Speaking of thy neighbor
A couple of weeks ago in my column, I asked Donald Trump’s Jewish voters if, in their minds, our historical experience as Jews created any doubts or even a dilemma about supporting him. In a nutshell, are they bothered by the idea of a (metaphoric or real) “wall”?
Readers’ responses ranged from “Compassion has nothing to do with it; laws must be obeyed,” to “Trump is not going to lock all Muslims out, only the terrorists,” to “It’s the economy, stupid.” I was reminded that Trump is going to tear up the Iran deal on his first day in office, Hillary Clinton is a liar and I’m an idiot.
None of this comes as a revelation. But a few readers raised an issue that I believe bears reflection:
Leave aside the question of whether, by accepting Muslim refugees, we may be allowing terrorists into our schools and playgrounds, these readers said. What if, by letting in a people whose ideology is fundamentally anti-Western, we are doomed to repeat the experience of Europe, where millions of first-, second- and even third-generation Muslims seem to, or in fact do, resist integration?
Not all Muslims refuse to integrate, the readers wrote. But enough of them have proven to be hostile to their European host countries as to warrant consideration. What if, like Paris and London, Michigan became the scene of demonstrations by men in Islamic dress condemning core Western values?
Indeed, what if?
It’s a salient question, but it’s not a new one, and it wasn’t prompted by Muslims. We Jews know this — the sting of being accused of “otherness,” inherently suspect — as well as any other people. To this day, I shudder when I hear a Muslim Iranian in the United States or in Iran say those all-too-familiar words, “Jews are not Iranian.” Historically, no matter how much Jews of a certain region have felt they belonged to a country, whether Christian or Muslim, a time has come when they were shown the door or the sword, told they’re a fifth column, locked out.
It’s not a new question, and not one with which this country is unfamiliar: The 784 active hate groups — neo-Nazis, Klansmen, other iterations of white supremacists — identified by the Southern Poverty Law Center are neither Muslim nor newly settled in the United States. I believe it’s safe to say that their ideals are in stark conflict with this country’s fundamental principles. They, too, are descendants of immigrants who came to this country as economic or political refugees. Maybe they became radicalized because they were politically or economically marginalized; maybe they’re marginalized because they subscribe to an ideology that enforces separation from the mainstream.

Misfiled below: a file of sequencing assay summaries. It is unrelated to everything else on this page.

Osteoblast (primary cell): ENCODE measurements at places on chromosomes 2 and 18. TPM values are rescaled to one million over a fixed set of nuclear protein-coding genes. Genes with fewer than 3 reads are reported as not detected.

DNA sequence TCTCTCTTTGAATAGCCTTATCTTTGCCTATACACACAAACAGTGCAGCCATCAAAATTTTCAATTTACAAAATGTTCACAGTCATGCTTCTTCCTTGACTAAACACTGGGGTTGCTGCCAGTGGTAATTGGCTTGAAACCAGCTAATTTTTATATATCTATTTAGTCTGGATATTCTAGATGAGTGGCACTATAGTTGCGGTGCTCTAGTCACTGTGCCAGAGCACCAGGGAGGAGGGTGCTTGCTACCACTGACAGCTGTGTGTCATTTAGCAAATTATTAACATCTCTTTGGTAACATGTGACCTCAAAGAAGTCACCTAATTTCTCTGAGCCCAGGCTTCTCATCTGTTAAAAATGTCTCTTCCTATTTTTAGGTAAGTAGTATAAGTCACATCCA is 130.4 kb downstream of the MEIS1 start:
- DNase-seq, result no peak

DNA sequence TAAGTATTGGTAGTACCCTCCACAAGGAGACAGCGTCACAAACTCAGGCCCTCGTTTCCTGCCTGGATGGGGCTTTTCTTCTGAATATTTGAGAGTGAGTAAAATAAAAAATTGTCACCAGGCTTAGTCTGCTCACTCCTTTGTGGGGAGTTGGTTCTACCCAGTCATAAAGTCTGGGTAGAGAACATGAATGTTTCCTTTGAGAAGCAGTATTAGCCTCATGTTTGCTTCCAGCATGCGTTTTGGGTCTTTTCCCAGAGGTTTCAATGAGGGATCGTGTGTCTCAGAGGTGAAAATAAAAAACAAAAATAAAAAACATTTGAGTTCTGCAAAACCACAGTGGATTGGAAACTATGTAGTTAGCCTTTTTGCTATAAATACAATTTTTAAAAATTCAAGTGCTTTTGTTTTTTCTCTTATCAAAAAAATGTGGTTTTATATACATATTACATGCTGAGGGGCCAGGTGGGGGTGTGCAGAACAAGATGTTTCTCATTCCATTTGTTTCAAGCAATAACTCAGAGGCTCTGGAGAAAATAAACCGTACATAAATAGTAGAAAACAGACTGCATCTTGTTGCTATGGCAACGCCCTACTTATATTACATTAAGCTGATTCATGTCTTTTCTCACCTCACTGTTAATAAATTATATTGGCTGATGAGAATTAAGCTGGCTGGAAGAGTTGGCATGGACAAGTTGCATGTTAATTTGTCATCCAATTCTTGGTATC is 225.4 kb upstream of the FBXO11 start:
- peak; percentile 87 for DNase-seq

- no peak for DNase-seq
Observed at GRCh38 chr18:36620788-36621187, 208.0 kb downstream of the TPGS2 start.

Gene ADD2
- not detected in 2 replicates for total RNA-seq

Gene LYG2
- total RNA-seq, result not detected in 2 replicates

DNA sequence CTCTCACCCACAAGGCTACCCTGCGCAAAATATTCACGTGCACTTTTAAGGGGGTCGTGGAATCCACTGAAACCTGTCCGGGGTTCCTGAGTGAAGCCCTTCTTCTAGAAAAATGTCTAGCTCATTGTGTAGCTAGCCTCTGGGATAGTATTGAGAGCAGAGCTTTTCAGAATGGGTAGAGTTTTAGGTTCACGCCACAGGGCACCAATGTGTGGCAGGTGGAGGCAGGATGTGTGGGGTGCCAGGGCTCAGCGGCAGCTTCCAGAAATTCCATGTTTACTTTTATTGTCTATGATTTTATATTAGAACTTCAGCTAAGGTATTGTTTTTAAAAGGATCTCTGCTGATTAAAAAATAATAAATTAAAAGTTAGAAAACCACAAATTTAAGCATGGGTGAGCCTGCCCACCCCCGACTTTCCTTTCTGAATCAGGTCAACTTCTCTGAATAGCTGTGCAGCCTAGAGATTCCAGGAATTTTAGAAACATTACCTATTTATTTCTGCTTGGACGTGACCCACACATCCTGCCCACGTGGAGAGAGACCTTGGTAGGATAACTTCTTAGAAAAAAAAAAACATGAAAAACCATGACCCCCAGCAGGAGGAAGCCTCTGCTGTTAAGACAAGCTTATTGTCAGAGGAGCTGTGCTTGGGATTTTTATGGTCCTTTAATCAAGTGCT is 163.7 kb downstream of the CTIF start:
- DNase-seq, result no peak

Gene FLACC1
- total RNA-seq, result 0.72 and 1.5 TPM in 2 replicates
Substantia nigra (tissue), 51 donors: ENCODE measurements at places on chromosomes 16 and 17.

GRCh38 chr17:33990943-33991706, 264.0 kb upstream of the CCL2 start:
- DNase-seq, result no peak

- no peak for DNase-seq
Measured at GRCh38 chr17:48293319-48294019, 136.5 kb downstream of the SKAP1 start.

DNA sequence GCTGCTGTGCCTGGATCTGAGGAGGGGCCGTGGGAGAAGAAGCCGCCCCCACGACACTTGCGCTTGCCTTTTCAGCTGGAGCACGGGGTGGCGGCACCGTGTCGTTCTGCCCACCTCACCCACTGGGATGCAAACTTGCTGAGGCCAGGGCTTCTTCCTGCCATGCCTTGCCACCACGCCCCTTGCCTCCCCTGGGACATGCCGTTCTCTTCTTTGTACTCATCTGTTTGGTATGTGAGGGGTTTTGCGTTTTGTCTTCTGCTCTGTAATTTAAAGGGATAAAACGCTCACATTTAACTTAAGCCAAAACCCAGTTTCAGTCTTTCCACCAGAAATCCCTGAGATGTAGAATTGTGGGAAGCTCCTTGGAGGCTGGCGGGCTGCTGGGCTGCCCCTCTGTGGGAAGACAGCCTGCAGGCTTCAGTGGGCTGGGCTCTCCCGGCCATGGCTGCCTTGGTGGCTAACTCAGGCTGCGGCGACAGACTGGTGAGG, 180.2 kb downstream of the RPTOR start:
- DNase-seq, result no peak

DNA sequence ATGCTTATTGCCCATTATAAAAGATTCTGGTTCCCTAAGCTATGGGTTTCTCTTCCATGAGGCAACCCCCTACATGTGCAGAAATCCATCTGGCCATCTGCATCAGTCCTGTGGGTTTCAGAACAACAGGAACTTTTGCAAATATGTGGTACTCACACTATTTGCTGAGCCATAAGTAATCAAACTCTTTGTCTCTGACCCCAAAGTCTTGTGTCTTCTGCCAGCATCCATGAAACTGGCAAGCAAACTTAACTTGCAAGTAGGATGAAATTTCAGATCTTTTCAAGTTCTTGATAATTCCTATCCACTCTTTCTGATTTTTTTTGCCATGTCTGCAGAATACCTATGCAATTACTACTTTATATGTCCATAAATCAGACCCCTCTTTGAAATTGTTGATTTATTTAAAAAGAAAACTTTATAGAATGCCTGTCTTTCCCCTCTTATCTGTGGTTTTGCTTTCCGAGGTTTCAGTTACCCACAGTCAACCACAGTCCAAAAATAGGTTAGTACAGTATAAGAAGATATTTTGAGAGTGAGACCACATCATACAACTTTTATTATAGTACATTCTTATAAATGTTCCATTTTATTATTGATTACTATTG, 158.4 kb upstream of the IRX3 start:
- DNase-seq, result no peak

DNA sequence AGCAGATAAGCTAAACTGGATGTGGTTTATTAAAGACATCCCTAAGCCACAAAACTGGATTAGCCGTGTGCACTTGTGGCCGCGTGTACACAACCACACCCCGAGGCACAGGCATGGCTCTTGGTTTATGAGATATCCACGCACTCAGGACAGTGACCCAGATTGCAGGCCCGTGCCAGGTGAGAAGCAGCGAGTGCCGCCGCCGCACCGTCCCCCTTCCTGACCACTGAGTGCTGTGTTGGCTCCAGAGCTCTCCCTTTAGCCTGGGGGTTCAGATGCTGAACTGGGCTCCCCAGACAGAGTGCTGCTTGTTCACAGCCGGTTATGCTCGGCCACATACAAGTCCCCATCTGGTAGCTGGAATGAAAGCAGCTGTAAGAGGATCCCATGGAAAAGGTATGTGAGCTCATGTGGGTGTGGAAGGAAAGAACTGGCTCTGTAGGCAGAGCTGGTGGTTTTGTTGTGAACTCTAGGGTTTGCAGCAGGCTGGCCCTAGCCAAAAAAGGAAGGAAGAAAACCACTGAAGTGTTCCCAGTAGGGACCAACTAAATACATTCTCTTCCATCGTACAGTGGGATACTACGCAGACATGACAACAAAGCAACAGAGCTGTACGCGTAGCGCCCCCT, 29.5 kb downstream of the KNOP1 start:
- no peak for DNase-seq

But for every Timothy McVeigh that white Christian immigrants have given to this country, there have been many a great white Christian American, and for every Tsarnaev brother that Muslim ideology gave the United States, there have been many a great white or brown or Black Muslim American.
The good that has been done by many does not lessen either the pain or the disgrace brought by a single terrorist. But there’s equal disgrace in seeing a terrorist behind every scientist, artist or plain old everyday Muslim. More importantly, there’s disgrace in promoting a rhetoric, creating an atmosphere, setting an example for others to follow, of judging the many by the acts of a few.
Vetting is important — indeed, essential. But we all know that no amount of vetting will keep us 100 percent safe. And helping the marginalized, whether white Christian or of any other origin, assimilate and prosper is crucial, but no amount of assimilation will dislodge certain extremist ideologies.
And yes, believe me, I do know that some, perhaps many, of the Muslims whose rights I believe should be defended may not return the favor to a Jew. I know how despised and vulnerable we still are in so much of the world. I do know how little mercy so many of Israel’s Muslim neighbors would show it if only they were able.
It’s partly because I’m a Jew that I find outrage in Trump’s depiction of other minorities. It’s because I know of the centuries during which the Jews of an entire ghetto in Iran were punished for the “sins” of one; because I know how much greater all of Iran became when the government stepped in to protect the minorities, and how much greater the United States is owing to the fact that it has allowed in Muslim immigrants.
Perhaps one reader put it best when he wrote in response to my column, “If any group of people ever feels empathetic to the plight of others, it is the Jews. We are wired since birth, in fact since the birth of Judaism, to ‘care for thy neighbor as yourself.’ … We issued the first rules of conduct even toward slaves (three thousand years before U.S. independence).”
Let’s hope we all remember this as we watch the new administration find its sea legs and either fulfill or back away from its campaign promises.
GINA NAHAI’s most recent novel is “The Luminous Heart of Jonah S.”